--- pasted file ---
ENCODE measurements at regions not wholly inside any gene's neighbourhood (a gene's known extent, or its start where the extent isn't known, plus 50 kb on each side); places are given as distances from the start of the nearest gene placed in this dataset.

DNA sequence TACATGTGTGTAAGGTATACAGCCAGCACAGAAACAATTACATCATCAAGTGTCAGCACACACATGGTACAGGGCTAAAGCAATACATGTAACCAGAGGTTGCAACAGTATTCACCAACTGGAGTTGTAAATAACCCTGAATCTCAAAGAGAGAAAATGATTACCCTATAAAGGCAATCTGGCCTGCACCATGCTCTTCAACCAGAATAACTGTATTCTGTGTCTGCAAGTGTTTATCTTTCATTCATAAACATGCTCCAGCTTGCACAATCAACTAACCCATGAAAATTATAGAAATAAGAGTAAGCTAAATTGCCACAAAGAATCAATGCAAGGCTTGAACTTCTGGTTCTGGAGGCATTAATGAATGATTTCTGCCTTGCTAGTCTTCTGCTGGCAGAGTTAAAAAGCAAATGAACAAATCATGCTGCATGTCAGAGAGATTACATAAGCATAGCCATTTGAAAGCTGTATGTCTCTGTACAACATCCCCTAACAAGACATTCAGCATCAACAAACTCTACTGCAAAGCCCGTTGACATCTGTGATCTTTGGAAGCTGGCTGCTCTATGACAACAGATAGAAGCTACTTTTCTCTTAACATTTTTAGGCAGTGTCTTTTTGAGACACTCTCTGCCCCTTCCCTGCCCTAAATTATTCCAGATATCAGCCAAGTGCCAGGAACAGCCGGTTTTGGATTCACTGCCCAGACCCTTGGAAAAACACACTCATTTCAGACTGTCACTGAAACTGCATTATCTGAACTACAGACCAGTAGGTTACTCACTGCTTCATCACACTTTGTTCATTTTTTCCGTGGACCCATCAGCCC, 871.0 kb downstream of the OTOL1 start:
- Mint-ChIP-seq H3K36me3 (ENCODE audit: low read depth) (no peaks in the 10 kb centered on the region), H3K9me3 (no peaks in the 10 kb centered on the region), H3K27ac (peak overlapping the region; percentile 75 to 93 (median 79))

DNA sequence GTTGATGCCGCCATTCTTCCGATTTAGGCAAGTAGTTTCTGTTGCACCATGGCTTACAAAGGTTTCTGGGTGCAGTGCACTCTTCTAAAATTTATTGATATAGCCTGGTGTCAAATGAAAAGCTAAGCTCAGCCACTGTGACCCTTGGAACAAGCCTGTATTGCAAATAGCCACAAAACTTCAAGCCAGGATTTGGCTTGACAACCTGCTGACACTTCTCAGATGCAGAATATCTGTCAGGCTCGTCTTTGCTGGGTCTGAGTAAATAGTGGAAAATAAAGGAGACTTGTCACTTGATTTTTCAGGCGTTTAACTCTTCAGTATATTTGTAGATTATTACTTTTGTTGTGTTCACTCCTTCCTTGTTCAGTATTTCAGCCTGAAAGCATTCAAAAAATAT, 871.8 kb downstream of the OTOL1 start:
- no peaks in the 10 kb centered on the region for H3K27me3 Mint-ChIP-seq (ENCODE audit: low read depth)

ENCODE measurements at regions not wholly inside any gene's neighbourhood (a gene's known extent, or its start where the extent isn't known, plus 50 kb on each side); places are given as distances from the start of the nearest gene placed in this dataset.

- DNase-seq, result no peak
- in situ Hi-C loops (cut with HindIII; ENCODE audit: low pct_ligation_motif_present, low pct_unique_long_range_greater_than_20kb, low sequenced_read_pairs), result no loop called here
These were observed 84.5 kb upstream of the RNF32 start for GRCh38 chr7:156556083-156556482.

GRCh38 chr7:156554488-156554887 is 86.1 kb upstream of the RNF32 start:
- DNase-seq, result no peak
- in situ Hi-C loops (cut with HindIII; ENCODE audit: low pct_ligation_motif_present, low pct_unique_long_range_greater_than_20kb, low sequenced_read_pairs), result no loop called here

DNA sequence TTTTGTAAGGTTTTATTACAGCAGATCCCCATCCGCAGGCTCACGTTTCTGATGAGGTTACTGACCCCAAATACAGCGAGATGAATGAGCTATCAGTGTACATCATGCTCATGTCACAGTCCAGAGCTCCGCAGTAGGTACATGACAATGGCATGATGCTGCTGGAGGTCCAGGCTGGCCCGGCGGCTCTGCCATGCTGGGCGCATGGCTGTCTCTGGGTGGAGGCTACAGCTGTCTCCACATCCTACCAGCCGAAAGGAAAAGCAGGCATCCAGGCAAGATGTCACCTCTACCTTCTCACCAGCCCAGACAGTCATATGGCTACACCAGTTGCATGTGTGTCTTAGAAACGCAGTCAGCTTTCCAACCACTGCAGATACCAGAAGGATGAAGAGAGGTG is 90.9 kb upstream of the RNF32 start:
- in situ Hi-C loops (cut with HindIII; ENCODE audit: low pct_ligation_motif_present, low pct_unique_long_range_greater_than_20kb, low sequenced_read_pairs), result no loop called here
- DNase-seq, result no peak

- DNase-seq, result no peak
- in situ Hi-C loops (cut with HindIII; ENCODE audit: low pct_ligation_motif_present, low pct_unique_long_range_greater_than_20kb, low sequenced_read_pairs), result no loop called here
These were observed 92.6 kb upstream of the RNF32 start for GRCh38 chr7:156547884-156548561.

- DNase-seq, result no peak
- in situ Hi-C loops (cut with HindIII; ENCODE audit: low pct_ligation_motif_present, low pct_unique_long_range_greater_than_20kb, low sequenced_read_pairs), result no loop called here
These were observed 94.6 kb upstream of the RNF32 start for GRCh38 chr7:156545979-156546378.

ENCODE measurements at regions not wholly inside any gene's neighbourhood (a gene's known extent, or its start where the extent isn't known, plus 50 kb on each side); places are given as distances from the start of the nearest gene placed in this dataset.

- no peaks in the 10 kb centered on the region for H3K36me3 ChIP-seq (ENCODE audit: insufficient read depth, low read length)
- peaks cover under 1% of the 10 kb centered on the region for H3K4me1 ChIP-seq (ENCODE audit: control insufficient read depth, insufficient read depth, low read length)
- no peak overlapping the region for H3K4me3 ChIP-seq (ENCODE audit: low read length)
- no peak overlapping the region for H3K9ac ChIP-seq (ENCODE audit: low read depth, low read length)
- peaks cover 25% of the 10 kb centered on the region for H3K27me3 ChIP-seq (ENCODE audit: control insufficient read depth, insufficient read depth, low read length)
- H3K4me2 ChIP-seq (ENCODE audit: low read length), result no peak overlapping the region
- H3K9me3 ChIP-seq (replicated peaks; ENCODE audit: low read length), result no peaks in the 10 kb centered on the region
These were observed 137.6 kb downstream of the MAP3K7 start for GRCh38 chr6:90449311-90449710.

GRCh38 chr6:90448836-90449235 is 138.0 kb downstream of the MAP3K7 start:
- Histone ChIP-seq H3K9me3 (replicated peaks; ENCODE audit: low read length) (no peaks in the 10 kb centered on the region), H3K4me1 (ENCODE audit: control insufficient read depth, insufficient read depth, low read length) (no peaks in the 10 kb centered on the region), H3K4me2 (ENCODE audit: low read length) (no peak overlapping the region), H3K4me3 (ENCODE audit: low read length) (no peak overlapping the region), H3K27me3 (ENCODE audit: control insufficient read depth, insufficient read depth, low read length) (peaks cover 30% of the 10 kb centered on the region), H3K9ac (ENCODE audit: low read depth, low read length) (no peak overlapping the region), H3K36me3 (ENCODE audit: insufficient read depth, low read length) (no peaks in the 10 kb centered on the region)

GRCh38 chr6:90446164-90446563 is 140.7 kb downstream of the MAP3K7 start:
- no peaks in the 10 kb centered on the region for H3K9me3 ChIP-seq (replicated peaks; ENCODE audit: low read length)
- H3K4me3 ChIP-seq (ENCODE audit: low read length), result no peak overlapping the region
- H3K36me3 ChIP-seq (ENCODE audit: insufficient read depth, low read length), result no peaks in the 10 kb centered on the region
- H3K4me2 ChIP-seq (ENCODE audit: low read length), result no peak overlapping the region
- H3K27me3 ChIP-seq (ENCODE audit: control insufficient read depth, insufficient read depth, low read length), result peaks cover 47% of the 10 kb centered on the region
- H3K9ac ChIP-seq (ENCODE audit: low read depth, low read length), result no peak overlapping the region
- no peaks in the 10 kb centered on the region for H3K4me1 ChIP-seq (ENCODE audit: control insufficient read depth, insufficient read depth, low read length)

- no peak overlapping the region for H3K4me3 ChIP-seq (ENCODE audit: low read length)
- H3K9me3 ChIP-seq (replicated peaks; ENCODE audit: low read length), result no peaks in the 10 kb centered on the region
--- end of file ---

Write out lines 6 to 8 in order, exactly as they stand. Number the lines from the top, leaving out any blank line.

ENCODE measurements at regions not wholly inside any gene's neighbourhood (a gene's known extent, or its start where the extent isn't known, plus 50 kb on each side); places are given as distances from the start of the nearest gene placed in this dataset.

- DNase-seq, result no peak
- in situ Hi-C loops (cut with HindIII; ENCODE audit: low pct_ligation_motif_present, low pct_unique_long_range_greater_than_20kb, low sequenced_read_pairs), result no loop called here